Predisposing Factors For Laminitis.
There are many factors that can trigger laminitis that are often at sites remote from the foot.
- Gastrointestinal tract – several causes including grain or grass overload, enteritis, colic, colitis and diarrhoea.
- Reproductive tract – retained placenta and uterine infections.
- Lungs – pneumonia and pleuritis
- Generalised infections – septicaemia and endotoxaemia
- Endocrine system – hormone related conditions such as Cushing’s diseases and equine metabolic syndrome (see article : A look at Laminitis and Equine Metabolic Syndrome)
- Muscle issue – severe equine rhabdomyolyis
- Musculoskeletal conditions – pain elsewhere can result in laminitis in other feet e.g. weight bearing laminitis in the leg opposite to one that has another severe problem.
The gastrointestinal tract is commonly involved particularly with grain or grass overload but the majority of cases seem to have an endocrinological basis.
Clinical Signs of Laminitis.
Classical laminitic stance.
- Shifting weight from 1 foot to another – may be subtle!
- Palpable heat in hoof – may be warm rather than hot!
- Increased digital pulses – these are palpated over the back of the fetlock – this is not specific for laminitis and may be present in other hoof conditions (abscess, bruises etc)
- Hoof testers on toe may but not always elicit pain.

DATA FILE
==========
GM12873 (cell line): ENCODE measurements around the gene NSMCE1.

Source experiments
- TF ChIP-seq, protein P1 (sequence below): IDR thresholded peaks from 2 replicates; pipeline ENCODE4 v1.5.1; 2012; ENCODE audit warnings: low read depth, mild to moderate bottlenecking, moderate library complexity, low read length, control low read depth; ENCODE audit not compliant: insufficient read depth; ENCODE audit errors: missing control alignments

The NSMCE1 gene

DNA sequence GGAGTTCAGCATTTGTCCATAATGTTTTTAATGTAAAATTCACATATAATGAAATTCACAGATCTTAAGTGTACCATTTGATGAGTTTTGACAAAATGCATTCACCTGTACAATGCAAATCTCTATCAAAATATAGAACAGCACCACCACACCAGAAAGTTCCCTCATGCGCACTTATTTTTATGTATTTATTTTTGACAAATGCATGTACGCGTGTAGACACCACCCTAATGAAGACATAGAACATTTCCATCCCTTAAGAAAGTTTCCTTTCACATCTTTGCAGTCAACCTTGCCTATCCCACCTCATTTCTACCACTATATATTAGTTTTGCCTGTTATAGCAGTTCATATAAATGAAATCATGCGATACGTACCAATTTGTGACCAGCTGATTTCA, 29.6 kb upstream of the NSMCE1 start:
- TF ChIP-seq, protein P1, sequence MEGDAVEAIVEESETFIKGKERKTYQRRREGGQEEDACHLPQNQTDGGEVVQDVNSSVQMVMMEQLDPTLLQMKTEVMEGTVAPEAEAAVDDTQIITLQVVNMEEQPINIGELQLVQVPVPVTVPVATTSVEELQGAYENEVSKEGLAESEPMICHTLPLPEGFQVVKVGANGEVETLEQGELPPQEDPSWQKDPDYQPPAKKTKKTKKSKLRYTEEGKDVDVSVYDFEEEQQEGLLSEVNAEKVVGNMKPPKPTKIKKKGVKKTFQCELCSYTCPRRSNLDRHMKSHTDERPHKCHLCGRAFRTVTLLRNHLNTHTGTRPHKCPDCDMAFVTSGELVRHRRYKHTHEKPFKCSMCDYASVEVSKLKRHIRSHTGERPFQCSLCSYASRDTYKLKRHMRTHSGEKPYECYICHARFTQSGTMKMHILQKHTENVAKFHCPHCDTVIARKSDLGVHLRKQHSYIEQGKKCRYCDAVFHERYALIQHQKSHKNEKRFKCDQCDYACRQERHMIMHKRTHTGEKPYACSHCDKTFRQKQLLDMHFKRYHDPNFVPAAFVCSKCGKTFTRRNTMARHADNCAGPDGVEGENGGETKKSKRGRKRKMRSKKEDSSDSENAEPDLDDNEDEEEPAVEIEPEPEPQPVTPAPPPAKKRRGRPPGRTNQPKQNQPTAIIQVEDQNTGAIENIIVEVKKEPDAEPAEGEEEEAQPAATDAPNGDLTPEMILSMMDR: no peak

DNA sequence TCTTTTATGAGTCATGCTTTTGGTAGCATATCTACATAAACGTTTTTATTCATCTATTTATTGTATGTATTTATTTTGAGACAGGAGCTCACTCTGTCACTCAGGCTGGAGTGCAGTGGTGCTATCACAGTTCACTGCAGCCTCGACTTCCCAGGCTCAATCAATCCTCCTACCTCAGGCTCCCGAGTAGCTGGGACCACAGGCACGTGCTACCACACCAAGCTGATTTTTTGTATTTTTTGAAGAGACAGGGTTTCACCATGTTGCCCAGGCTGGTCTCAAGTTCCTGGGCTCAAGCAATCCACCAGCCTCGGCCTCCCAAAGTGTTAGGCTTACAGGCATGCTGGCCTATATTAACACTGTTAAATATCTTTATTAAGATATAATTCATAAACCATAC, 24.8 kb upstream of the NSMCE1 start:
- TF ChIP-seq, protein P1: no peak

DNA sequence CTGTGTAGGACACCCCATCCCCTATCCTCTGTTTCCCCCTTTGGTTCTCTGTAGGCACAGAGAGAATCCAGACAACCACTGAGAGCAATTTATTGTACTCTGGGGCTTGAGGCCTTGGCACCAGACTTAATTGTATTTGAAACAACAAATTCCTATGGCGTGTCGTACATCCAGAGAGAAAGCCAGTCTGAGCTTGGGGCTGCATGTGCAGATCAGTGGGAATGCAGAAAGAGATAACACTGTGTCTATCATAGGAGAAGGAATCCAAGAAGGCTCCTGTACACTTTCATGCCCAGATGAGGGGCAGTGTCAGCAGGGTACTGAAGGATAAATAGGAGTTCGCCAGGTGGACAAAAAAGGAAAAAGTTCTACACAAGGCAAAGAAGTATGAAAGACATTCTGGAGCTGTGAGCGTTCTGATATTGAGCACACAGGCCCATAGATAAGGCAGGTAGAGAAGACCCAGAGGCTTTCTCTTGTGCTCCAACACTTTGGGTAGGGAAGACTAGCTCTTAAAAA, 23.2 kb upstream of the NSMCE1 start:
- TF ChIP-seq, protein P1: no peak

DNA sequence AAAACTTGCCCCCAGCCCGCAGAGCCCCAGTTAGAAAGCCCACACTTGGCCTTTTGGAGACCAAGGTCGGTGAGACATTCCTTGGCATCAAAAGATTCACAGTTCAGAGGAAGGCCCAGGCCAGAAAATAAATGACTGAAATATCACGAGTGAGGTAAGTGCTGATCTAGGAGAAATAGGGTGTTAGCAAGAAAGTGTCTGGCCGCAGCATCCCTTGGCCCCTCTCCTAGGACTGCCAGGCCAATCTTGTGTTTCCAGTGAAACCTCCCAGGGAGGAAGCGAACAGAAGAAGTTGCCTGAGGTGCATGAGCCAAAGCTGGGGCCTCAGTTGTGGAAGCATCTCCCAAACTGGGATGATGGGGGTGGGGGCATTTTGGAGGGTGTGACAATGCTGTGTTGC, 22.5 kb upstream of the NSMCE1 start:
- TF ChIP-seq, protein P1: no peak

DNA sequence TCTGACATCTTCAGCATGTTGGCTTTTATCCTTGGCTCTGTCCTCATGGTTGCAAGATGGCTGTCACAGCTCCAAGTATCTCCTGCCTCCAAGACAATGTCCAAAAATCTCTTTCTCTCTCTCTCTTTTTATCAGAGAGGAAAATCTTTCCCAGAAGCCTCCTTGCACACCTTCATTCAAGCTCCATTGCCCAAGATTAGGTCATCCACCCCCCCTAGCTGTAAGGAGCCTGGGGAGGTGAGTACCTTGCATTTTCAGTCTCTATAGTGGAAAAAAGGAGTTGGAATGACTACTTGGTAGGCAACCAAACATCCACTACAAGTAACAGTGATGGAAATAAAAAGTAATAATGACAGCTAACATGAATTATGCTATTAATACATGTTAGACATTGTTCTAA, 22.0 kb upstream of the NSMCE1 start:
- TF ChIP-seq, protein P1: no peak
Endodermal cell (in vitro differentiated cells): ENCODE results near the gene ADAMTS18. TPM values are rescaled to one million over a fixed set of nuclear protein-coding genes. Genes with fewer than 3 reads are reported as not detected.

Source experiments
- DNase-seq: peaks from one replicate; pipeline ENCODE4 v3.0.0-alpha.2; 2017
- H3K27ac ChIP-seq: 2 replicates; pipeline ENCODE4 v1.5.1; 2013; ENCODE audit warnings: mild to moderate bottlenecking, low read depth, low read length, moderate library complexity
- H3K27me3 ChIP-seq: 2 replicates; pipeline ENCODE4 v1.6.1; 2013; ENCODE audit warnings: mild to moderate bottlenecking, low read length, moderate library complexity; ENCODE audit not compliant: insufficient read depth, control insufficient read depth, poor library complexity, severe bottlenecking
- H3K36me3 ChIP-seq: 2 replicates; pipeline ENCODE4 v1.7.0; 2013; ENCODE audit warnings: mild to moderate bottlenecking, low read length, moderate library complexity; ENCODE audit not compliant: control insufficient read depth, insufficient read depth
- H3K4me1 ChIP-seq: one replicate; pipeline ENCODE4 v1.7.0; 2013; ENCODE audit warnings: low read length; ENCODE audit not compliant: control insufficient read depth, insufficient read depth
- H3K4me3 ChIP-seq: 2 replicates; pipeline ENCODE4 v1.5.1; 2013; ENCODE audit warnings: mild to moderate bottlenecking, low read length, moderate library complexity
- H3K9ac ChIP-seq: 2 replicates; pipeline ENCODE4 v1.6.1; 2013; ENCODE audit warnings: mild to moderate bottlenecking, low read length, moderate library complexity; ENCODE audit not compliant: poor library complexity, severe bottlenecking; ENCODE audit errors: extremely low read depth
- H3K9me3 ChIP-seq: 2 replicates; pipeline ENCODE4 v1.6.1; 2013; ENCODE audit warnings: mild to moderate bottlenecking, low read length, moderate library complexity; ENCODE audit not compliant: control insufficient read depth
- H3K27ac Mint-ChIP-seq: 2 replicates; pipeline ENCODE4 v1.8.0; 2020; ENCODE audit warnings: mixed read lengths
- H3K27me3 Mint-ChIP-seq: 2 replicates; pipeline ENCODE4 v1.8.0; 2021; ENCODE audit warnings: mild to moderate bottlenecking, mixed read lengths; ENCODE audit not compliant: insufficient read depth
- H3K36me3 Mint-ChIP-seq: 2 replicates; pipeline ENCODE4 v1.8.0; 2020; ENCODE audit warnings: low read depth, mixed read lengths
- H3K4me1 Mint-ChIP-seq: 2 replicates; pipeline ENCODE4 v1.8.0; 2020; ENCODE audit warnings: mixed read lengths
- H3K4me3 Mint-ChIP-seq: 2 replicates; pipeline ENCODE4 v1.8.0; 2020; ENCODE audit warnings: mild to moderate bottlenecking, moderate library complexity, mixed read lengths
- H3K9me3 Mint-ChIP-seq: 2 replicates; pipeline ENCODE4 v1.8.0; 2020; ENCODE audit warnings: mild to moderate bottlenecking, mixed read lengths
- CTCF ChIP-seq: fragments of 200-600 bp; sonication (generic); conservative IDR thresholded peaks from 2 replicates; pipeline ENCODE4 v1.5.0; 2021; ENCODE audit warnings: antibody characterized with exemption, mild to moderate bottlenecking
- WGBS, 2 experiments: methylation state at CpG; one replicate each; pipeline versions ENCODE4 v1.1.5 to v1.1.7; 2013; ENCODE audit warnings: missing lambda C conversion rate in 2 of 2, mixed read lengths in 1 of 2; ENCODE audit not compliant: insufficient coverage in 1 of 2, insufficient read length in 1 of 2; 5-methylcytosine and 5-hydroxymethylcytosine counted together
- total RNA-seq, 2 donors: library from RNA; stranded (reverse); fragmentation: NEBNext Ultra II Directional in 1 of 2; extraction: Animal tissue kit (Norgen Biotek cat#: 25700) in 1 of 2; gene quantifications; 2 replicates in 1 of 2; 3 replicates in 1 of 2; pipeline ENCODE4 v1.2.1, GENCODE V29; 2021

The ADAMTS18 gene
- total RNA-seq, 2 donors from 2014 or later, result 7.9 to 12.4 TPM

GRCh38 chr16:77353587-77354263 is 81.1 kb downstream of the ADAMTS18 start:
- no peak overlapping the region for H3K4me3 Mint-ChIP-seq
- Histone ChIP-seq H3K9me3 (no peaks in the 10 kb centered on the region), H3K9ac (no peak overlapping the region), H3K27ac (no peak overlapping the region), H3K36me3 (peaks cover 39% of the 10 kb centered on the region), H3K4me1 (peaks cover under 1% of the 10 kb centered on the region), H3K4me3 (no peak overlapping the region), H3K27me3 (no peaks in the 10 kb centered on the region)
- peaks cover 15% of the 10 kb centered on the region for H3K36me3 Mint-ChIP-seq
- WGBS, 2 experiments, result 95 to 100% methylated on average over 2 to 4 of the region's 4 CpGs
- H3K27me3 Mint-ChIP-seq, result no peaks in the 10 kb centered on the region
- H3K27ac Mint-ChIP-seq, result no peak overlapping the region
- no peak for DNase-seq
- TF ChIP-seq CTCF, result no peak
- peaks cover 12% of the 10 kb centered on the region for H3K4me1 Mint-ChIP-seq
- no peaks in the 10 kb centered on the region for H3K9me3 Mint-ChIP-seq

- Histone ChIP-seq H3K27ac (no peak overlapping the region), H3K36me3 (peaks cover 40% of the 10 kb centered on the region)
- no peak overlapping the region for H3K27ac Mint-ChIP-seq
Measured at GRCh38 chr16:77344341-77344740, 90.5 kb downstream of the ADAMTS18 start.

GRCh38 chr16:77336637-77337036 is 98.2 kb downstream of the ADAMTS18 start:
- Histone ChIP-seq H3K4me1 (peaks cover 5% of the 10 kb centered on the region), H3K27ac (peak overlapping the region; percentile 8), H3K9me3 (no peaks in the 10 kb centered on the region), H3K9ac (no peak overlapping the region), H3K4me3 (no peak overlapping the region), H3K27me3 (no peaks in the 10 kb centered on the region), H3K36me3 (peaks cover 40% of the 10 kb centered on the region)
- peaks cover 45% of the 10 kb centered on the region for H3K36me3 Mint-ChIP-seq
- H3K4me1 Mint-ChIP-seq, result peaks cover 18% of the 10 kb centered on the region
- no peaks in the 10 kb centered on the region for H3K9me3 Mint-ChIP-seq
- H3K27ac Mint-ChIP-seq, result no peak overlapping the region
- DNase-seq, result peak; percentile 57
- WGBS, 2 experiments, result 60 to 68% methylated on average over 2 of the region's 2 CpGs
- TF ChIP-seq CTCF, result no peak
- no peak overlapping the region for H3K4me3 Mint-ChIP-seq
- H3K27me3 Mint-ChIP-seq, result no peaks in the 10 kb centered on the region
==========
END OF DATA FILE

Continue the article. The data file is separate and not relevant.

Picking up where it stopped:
- Tapping the dorsal wall may elicit a pain response
- Lameness when walking and turning – can be variable in severity.
- Classical laminitic stance – the feet are placed forward of the normal position so the weigh is taken off the toes (see above).
- Trembling, sweating, increased respiratory rates.
- Reluctance to pick up feet.
- Very severe cases may lie down and be reluctant to get up.
As the structures in the foot are affected (including descending of the pedal bone) then changes in the hoof may become apparent, again not of all these may be present and they may vary in their severity:
- The coronary band shows a defect where the pedal bone has descended in the hoof capsule.
- The sole may bulge (normally concave but becomes a convex shape) – again due to the descending pedal bone. In less severe cases it may become flat.
- May be bruising at toe in a crescent shape.